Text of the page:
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Caregiver Training Blog

Compassion Fatigue - Its Symptoms and Solutions

Compassion fatigueApproximately 75 percent of caregivers consider their caregiving situations to be highly or moderately stressful, according to The National Alliance for Caregiving (NAC) and the AARP Public Policy Institute’s “Caregiving in the U.S.” report. In some cases, this leads to a debilitating phenomenon known as compassion fatigue. While less discussed than caregiver stress and burnout, this condition is common among caregivers. 

Could you or someone you love be suffering from compassion fatigue? Read on for a closer look at this threat to wellbeing, along with prevention and treatment tips for senior caregivers.

What is Compassion Fatigue?

"Compassion fatigue is a state experienced by those helping people or animals in distress; it is an extreme state of tension and preoccupation with the suffering of those being helped to the degree that it can create a secondary traumatic stress for the helper," says Tulane University’s Dr. Charles Figley. 

Also referred to as secondhand shock, secondary stress reaction, and vicarious traumatization, compassion fatigue is common among medical professionals, including doctors, nurses, emergency workers, and psychotherapists, who, in helping traumatized patients, often develop PTSD symptoms of their own as an indirect response. Also falling into this category? Caregivers. In fact, it is the very trait that leaves caregivers vulnerable to stress and compassion fatigue that often attracts them to the vital work they do: empathy for the helpless and/or suffering. 

According to the Compassion Fatigue Project, “Studies confirm that caregivers play host to a high level of compassion fatigue. Day in, day out, workers struggle to function in caregiving environments that constantly present heart wrenching, emotional challenges. Affecting positive change in society, a mission so vital to those passionate about caring for others is perceived as elusive, if not impossible. This painful reality, coupled with first-hand knowledge of society's flagrant disregard for the safety and well-being of the feeble and frail, takes its toll on everyone from full-time employees to part-time volunteers. Eventually, negative attitudes prevail.”

Symptoms of Compassion Fatigue

Compassion fatigue can impact caregivers physically, emotionally, mentally and spiritually. According to GoodTherapy.org, symptoms may include: 

  • Chronic physical and emotional exhaustion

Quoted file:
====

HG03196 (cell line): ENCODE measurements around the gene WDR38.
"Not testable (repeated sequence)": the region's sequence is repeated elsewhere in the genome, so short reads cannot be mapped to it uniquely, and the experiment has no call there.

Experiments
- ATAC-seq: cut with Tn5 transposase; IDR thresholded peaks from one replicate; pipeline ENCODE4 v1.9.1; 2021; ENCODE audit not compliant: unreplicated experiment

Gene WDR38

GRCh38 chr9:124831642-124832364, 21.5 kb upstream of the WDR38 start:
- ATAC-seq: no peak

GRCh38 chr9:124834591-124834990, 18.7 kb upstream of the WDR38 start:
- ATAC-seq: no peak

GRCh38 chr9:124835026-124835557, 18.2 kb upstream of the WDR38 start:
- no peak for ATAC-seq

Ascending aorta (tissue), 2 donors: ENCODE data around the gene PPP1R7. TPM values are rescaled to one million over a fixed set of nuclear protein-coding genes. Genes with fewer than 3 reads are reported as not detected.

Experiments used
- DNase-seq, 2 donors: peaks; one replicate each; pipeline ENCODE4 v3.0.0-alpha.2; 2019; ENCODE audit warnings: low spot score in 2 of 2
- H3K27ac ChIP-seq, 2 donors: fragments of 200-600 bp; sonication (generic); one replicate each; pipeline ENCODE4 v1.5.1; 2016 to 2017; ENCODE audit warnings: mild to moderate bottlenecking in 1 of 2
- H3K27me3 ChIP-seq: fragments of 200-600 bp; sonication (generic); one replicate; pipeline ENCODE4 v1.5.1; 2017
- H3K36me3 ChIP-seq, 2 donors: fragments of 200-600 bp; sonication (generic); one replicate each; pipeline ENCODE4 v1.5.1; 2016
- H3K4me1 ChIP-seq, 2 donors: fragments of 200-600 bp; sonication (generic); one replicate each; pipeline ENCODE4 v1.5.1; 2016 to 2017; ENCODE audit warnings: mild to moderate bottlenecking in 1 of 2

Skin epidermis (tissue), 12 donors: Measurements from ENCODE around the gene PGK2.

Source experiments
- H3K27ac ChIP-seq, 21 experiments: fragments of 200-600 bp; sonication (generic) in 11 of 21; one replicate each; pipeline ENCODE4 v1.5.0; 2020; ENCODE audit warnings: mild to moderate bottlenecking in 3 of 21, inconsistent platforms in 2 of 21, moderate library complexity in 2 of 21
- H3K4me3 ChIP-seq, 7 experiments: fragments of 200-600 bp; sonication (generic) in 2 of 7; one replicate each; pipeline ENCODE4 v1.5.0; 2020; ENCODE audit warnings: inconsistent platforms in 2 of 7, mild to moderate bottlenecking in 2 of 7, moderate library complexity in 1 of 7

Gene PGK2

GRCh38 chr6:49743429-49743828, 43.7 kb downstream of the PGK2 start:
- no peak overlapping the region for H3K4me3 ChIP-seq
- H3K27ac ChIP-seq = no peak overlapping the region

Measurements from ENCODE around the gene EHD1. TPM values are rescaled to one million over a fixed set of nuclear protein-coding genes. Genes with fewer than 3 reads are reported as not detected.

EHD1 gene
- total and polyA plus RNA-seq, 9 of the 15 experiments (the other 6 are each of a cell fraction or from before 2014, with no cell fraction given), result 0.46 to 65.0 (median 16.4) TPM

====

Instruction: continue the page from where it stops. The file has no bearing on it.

• Depersonalization
  • Feelings of inequity toward the therapeutic or caregiver relationship
  • Irritability
  • Feelings of self-contempt
  • Difficulty sleeping
  • Weight loss
  • Headaches
  • Poor job satisfaction

How do these symptoms play out in the day to day lives of caregivers? A Psychology Today survey of caregivers with compassion fatigue elicited comments including, “‘I frequently dissociated and felt that I walked around in an altered state. I didn't realize that I had been in a gray space all year. That had sort of crept in,” and “It got to the point where I would feel physically sick before the appointment and feeling nauseous.”

Compassion Fatigue Prevention and Treatment

Contrary to popular misconception, burnout and compassion fatigue aren’t the same thing, although they do share several overlapping symptoms. While burnout typically emerges over time, the onset of compassion fatigue can be much quicker. Additionally, compassion fatigue is generally more treatable and preventable than burnout. 

Compassion fatigue

The most important defense against compassion fatigue? Self-care. Specifically, self-awareness and self-monitoring can help caregivers notice the early signs of compassion fatigue before they escalate. Explains says Psychology Today, “Since caregivers commonly dissociate, staying connected or reconnecting to one’s identity and physical presence has been rated as very important.” Recommended prevention practices, including reducing their workloads, monitoring sleep patterns, medication, journaling, seeking personal therapy, regular exercise, and vacations. 

Experts also reinforce the value of focusing on the positive, having a sense of humor, and feeling gratitude. When self-doubt and/or bad feelings do begin, talking about your feelings, getting restful sleep, pursuing a hobby outside of work, and reaching out to support groups and networks can also help support compassion resiliency.  

Unfortunately, many caregivers who suffer from compassion fatigue are unaware of the issue. This is what makes learning to recognize and manage the symptoms a critical part of the healing process. mmLearn.org offers a large library of free videos for caregivers of older adults, covering topics pertaining to senior care. Whether you are a healthcare professional or a family caregiver, if you are caring for an older adult we know that you will find mmLearn.org to be an essential learning and guidance tool for all of your caregiver training needs. Access our database of free online caregiver videos today, including our three-part caregiver stress module.

If you're looking for a comprehensive resource for family caregivers, check out our online Family Caregiver Guide.

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